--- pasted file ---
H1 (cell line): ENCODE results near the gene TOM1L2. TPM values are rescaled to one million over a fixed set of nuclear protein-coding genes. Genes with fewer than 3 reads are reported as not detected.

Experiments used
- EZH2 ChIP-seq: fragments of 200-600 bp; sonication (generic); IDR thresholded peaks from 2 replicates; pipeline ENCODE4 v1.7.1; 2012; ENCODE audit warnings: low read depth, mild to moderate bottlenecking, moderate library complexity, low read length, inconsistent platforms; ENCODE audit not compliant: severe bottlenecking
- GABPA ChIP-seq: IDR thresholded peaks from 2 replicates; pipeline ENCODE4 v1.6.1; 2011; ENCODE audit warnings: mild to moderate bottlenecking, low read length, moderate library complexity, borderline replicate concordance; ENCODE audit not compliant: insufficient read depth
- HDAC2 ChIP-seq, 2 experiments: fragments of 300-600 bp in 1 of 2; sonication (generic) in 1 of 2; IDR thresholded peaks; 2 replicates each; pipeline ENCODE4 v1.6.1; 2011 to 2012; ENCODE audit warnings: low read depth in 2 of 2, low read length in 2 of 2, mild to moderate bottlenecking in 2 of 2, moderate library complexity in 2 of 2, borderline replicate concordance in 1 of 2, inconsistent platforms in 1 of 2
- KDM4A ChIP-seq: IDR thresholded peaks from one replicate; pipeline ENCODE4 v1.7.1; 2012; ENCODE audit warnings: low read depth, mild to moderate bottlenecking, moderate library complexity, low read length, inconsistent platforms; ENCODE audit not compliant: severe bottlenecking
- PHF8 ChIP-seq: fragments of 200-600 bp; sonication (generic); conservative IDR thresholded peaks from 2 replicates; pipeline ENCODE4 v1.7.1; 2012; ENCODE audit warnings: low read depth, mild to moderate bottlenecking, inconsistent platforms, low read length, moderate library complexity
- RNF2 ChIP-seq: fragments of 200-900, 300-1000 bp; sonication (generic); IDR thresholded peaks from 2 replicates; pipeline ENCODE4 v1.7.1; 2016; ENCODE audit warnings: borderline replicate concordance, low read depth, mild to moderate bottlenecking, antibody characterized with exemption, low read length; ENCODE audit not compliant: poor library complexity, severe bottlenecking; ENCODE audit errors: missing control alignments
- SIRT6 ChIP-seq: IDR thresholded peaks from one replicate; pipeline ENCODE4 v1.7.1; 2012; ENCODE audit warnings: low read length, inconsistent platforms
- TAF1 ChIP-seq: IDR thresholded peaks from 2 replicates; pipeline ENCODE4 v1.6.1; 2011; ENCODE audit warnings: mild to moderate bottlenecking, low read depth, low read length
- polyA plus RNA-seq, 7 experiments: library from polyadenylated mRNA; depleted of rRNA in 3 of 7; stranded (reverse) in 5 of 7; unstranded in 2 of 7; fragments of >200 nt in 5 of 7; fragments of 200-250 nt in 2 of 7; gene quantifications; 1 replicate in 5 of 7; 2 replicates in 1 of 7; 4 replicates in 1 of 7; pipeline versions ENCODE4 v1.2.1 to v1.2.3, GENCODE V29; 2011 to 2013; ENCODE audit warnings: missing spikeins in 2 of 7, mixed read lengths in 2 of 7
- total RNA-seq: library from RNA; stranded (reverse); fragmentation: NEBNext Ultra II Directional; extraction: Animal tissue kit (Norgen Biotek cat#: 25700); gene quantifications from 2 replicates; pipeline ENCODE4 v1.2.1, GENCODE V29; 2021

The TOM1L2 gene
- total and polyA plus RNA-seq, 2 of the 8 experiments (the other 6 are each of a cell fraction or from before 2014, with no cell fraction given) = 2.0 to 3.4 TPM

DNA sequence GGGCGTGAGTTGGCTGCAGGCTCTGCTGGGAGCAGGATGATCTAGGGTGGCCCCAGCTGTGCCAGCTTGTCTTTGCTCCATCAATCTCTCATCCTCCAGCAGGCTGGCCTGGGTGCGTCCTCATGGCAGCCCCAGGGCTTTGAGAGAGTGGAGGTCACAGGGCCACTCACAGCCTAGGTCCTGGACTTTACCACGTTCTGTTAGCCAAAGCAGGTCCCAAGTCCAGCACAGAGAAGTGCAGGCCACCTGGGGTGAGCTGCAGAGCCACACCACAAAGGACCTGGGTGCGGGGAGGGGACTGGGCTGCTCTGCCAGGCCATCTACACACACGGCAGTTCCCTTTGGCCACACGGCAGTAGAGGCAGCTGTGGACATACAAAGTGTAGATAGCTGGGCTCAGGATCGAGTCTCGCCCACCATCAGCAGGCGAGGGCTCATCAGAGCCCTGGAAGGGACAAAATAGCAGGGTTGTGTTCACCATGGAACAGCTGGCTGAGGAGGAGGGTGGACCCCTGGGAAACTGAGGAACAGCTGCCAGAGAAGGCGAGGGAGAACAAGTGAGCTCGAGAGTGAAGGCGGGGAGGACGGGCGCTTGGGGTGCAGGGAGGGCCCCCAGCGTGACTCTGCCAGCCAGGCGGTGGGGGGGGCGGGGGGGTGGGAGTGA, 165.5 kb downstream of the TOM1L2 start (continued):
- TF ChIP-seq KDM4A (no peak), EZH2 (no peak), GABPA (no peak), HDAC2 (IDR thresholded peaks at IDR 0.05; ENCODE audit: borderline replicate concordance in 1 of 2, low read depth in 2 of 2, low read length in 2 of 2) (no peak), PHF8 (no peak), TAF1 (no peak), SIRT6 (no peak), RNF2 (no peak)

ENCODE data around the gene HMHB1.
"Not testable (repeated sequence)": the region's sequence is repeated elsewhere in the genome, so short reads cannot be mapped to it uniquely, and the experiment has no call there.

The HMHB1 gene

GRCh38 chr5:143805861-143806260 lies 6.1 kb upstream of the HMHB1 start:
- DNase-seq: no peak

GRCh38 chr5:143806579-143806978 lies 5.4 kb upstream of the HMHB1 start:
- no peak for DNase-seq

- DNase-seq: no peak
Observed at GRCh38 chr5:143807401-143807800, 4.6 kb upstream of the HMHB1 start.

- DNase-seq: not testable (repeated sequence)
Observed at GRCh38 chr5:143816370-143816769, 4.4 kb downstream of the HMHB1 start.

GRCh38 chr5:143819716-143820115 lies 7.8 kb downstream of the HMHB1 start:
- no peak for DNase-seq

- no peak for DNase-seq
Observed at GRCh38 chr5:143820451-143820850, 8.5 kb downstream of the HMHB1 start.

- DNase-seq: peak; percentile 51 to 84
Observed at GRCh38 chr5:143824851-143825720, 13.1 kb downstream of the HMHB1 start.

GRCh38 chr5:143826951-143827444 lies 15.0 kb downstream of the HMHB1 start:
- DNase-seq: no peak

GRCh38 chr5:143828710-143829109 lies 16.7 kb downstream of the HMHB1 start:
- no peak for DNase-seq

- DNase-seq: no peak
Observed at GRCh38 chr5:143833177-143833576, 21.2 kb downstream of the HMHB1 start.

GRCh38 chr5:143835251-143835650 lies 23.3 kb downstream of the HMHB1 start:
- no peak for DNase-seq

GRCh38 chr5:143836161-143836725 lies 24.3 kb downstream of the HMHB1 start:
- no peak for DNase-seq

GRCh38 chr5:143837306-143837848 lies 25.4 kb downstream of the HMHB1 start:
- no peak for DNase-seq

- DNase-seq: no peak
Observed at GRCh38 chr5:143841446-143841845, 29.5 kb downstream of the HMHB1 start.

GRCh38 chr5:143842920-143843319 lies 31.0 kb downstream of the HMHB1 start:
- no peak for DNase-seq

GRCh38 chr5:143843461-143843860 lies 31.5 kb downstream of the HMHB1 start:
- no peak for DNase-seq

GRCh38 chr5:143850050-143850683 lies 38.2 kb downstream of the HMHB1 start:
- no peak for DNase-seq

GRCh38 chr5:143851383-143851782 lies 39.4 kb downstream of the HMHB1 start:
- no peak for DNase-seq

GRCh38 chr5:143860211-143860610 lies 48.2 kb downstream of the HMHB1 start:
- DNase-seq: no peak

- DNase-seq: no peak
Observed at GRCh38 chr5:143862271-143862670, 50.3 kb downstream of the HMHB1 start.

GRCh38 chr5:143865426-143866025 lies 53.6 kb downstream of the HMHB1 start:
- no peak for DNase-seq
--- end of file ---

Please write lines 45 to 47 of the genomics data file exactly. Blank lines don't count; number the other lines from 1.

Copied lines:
- no peak for DNase-seq

- DNase-seq: no peak
Observed at GRCh38 chr5:143841446-143841845, 29.5 kb downstream of the HMHB1 start.